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Historical Underpinnings in Reading Research .................................................... 26 National Reading Panel Recommendations .......................................................... 30 Phonemic awareness instruction. .............................................................. 31 Phonics ...................................................................................................... 34 Fluency. ..................................................................................................... 37 Vocabulary ................................................................................................ 41 Comprehension. ........................................................................................ 47 Teacher Education and Reading Instruction ......................................................... 52 Professional Development and Teacher Effectiveness ......................................... 54 Teacher Perception and Commitment to Change ................................................. 56 Guided Reading Instruction .................................................................................. 58 Summary ............................................................................................................... 63 Chapter III – Methodology ............................................................................................... 64 Participants ............................................................................................................ 65 Sampling Procedure .............................................................................................. 66 Research Design Procedure .................................................................................. 67 Instrumentation ..................................................................................................... 69 Statistical Treatment of Data ................................................................................ 70 Chapter IV – Results ......................................................................................................... 72 Analysis of Data – Quantitative ............................................................................ 73 Analysis of Data – Qualitative Survey Questions................................................. 77 Analysis of Data – Qualitative Survey Narrative Responses................................ 80 Analysis of Data – Qualitative – Focus Group Responses ................................... 82 Summary ............................................................................................................... 86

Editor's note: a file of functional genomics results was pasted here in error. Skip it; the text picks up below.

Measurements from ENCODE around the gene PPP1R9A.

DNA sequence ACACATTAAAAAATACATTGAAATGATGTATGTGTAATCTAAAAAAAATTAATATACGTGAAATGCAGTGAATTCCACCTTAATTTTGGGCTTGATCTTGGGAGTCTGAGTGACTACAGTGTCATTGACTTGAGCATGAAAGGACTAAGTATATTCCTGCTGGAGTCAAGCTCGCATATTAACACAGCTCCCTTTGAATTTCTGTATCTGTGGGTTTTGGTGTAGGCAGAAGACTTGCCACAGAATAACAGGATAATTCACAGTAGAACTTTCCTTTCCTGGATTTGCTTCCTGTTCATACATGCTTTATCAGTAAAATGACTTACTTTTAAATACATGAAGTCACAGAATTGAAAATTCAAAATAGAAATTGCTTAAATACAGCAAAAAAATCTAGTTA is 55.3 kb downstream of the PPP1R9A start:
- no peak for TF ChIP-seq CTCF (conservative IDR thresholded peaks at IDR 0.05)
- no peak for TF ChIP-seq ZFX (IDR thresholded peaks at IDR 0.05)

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Chapter V – Discussion .................................................................................................... 88 Internal Validity .................................................................................................... 90 External Validity ................................................................................................... 90 Connection of Literature to Findings .................................................................... 90 Implications of Quantitative Results ..................................................................... 92 Implications of Qualitative Results ....................................................................... 93 Implications for Effective Reading Instruction in Schools ................................... 94 Answering the Research Questions ...................................................................... 96 Recommendations for Practice-Based on Findings .............................................. 98 Conclusion .......................................................................................................... 101 References ....................................................................................................................... 103 Appendix A – Guided Reading Survey .......................................................................... 115 Appendix B – Focus Group Questions ........................................................................... 117 Appendix C – IRB .......................................................................................................... 120 Appendix D – Superintendent Permission Letter ........................................................... 121 Vitae ................................................................................................................................ 122